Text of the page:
Each year, OCUFA
recognizes outstanding teachers and academic librarians in Ontario universities through awards. Since 1973, OCUFA has presented 271 awards. The recipients are selected by the OCUFA Teaching and Academic Leadership Awards Committee. Approximately 10 awards are presented.
Teaching, in the context of the OCUFA Awards, embraces virtually all levels of instruction - graduate and undergraduate teaching, continuing education, and faculty development. Similarly, proficiency in teaching may extend well beyond the classroom, the laboratory, or the faculty member's office. Activities such as course design, curriculum development, organization of teaching programs, and other significant forms of leadership are often important contributions to the instructional process. Those who excel in any of these are eligible for the OCUFA Teaching Awards.
3M Teaching Fellowships
The Society for Teaching and Learning in Higher Education (STLHE)
and 3M Canada
have joined together to reward exceptional contributions to teaching and learning at Canadian universities. As part of their collaboration, they established the 3M Teaching Fellowship in 1986.
Awards are open to any individual currently teaching at a Canadian university regardless of discipline or level of appointment. The selection committee will look for independent evidence that the nominee's teaching is very highly regarded both by peers and students, as well as evidence that the nominee has played a leadership role in the improvement of university teaching and learning beyond his or her own courses at the candidate's institution and perhaps beyond. A letter of support from the Provost must accompany nomination documentation.
Canada Council Killam Research Fellowship
Killam Research Fellowships are intended for established scholars who have demonstrated outstanding research ability and who have published the results of this research through substantial publications in their fields over a period of several years. They are primarily designed to meet the needs of career scholars in Canadian universities. The normal profile of the 100 or so applicants each year and especially of the dozen or so winning candidates is that of a Full Professor in a Canadian university. Applicants must provide proof that they are Canadian citizens or permanent residents of Canada. Please visit the website for eligibility criteria and application information.
The Herzberg Medal (formerly known as the Canada Gold Medal for Science and Engineering)
The NSERC Herzberg Medal will be awarded for both the sustained excellence and the overall influence of a body of work conducted in Canada in the natural sciences or engineering. The nominee's work must demonstrate a high degree of expertise, creativity, imagination, leadership, perseverance and dedication.
For more information and for complete details, please visit the website
The NSERC Steacie Fellowships honour the memory of Dr. Edgar William Richard Steacie, an outstanding chemist and research leader who made major contributions to the development of science in Canada during and immediately following the Second World War.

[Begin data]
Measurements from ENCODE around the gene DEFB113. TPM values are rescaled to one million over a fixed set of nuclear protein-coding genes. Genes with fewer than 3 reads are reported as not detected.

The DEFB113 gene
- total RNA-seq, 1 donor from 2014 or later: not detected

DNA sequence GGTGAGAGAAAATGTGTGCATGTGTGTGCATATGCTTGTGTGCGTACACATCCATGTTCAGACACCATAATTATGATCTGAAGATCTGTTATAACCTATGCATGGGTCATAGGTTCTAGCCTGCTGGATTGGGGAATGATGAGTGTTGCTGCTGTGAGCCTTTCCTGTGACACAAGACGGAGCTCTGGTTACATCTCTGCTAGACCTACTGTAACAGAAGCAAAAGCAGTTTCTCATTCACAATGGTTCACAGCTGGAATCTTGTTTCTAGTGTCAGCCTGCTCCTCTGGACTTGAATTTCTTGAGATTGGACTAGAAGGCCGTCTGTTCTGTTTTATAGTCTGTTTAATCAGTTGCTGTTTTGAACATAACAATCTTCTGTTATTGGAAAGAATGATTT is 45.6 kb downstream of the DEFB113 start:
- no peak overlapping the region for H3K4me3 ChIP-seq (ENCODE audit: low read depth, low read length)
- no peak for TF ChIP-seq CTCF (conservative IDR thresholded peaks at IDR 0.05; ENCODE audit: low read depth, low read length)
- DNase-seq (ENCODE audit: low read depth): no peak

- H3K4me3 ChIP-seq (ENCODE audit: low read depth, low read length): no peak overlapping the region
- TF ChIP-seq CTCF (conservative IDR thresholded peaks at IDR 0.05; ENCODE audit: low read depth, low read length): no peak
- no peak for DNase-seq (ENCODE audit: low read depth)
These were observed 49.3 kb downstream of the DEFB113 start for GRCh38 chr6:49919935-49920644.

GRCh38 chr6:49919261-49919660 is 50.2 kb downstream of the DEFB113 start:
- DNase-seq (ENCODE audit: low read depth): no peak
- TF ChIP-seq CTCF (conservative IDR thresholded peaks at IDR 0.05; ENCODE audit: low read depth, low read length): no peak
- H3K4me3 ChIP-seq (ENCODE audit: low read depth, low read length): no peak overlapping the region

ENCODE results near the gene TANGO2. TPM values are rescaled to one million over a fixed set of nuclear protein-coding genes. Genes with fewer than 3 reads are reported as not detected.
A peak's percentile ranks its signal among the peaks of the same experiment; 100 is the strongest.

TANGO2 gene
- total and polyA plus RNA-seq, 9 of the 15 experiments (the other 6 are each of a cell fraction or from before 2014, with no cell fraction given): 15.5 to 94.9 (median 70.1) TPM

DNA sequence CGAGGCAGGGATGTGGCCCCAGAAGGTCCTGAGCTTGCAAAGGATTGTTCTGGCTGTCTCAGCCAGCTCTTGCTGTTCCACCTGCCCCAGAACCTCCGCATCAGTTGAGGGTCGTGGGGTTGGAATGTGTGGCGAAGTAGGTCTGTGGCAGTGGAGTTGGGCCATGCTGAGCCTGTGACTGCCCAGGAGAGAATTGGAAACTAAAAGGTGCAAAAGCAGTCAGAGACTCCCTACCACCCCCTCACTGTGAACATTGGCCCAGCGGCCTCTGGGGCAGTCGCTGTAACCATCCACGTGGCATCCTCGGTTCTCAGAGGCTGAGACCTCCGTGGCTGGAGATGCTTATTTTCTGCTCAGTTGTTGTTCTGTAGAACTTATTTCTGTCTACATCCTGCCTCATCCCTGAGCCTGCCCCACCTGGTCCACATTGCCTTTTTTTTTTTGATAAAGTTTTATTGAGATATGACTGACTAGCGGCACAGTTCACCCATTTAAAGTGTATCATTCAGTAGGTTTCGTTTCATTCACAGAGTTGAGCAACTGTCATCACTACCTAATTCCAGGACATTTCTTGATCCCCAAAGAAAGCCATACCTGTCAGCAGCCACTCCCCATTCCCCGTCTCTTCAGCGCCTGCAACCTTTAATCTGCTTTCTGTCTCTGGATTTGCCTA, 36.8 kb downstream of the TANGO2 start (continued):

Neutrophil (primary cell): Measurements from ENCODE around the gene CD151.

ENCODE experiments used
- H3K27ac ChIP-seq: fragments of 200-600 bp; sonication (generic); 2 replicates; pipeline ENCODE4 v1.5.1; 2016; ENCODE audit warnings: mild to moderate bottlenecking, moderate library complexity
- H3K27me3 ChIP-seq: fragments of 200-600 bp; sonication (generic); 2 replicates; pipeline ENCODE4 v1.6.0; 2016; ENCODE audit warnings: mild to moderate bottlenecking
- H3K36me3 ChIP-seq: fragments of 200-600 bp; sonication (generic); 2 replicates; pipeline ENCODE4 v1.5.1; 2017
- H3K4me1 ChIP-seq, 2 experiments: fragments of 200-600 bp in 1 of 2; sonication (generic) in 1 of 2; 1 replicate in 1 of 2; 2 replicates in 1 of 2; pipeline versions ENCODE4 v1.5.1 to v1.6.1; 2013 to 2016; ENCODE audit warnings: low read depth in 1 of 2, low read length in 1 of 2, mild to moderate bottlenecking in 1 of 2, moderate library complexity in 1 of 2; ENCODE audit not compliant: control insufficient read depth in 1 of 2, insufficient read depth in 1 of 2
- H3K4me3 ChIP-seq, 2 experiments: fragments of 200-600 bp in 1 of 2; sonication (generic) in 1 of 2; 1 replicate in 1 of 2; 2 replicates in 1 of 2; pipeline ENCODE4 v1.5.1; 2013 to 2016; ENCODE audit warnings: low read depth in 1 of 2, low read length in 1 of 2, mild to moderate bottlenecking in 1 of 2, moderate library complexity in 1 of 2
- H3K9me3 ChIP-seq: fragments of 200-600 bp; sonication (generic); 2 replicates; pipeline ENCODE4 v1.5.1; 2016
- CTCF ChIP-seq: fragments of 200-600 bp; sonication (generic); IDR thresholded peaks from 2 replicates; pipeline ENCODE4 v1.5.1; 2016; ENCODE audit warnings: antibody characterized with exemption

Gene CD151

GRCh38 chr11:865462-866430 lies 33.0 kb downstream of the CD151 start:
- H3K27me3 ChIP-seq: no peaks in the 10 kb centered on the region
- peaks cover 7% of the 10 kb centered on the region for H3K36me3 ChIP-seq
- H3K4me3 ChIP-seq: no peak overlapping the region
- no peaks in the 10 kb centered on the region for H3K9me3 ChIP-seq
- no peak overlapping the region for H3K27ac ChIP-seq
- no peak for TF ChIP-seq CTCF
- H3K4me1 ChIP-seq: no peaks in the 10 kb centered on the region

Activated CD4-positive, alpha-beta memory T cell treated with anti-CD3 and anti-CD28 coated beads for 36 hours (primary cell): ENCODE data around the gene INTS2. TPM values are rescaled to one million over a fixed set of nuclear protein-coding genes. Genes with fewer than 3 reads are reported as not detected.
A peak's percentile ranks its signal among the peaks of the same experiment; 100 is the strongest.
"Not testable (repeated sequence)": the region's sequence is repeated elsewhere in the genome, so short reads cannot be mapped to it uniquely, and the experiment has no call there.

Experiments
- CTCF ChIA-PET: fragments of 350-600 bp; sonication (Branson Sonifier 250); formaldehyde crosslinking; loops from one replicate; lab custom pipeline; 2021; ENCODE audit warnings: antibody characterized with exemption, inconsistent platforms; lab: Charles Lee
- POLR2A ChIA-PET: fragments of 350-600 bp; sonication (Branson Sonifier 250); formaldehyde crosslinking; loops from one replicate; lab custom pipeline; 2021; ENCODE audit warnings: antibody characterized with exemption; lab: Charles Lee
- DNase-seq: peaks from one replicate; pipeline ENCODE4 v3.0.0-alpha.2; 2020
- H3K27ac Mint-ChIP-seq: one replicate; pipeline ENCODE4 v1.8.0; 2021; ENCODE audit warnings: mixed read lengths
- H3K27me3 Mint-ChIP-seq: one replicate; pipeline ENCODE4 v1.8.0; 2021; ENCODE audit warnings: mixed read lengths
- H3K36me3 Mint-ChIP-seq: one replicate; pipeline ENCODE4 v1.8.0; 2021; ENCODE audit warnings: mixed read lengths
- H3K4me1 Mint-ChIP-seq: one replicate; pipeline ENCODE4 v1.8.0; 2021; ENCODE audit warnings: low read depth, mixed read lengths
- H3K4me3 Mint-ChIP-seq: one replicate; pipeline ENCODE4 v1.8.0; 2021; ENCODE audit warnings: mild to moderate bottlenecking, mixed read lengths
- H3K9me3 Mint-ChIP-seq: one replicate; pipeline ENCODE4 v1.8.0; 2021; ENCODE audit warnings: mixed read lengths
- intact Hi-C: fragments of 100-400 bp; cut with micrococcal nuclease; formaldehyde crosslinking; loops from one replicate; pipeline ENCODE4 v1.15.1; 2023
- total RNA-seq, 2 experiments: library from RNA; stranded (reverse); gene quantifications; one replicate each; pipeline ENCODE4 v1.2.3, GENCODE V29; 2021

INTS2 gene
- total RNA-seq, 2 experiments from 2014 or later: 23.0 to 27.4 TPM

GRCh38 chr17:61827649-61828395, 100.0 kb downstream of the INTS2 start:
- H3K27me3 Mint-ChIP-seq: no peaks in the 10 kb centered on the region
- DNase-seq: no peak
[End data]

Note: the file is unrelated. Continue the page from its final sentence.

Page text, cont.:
To learn more and for complete details, please visit the Natural Sciences and Engineering Research Council of Canada (NSERC) website
Each year up to 42 new Fellows and 6 new Foreign Members are elected from the most distinguished scientists. Election to the Fellowship of the Royal Society is recognized worldwide as a sign of the highest regard in science. Fellows are drawn from citizens of, and those normally resident in, British Commonwealth countries and the Irish Republic. Candidates must be proposed by at least 6 existing Fellows and are assessed by Sectional Committees (which at any one time contain about 10% of the Fellowship) in each major field of science. Foreign Members are drawn from scientists from other countries. In addition, Council can recommend for election members of the British Royal Family and at most one person each year for Honorary Fellowship for conspicuous services to the cause of science.
Fellows are called upon to fulfill a wide range of tasks for and on behalf of the Society. For many this means substantial time and effort, given voluntarily, in the cause of science and the Royal Society.
The Society has traditionally administered endowed awards, generally named to honor past Fellows. These awards are not limited to Fellows and are open to any candidate for achievements in either or both official languages in a wide spectrum of disciplines: in science and technology, in the social sciences, and in the humanities. Fifteen medals, with cash prizes, may be awarded on an annual or biennial basis.
Visit the website
for complete award details.
The Federation of Chinese Canadian Professionals (Ontario)
Education Foundation writes to the Dean in April to ask for nominations for the Award of Merit. The award has been given annually by the Federation to distinguished Chinese Canadians with outstanding professional achievements since 1985.
The recipient of the Award in 1999 was Professor David Lai of the University of Victoria. Professor Lai was cited for his significant contribution to the study of Chinatown growth in Canada.
Each nomination should be sponsored by two nominators. It should include a brief resume of the nominee, outlining his or her achievements and/or contributions. All nominations should reach Dr. John H.C. Chiu at 150 Heath Street West, Suite 201, Toronto, Ontario, M4V 2Y4) by July 31st of the current year.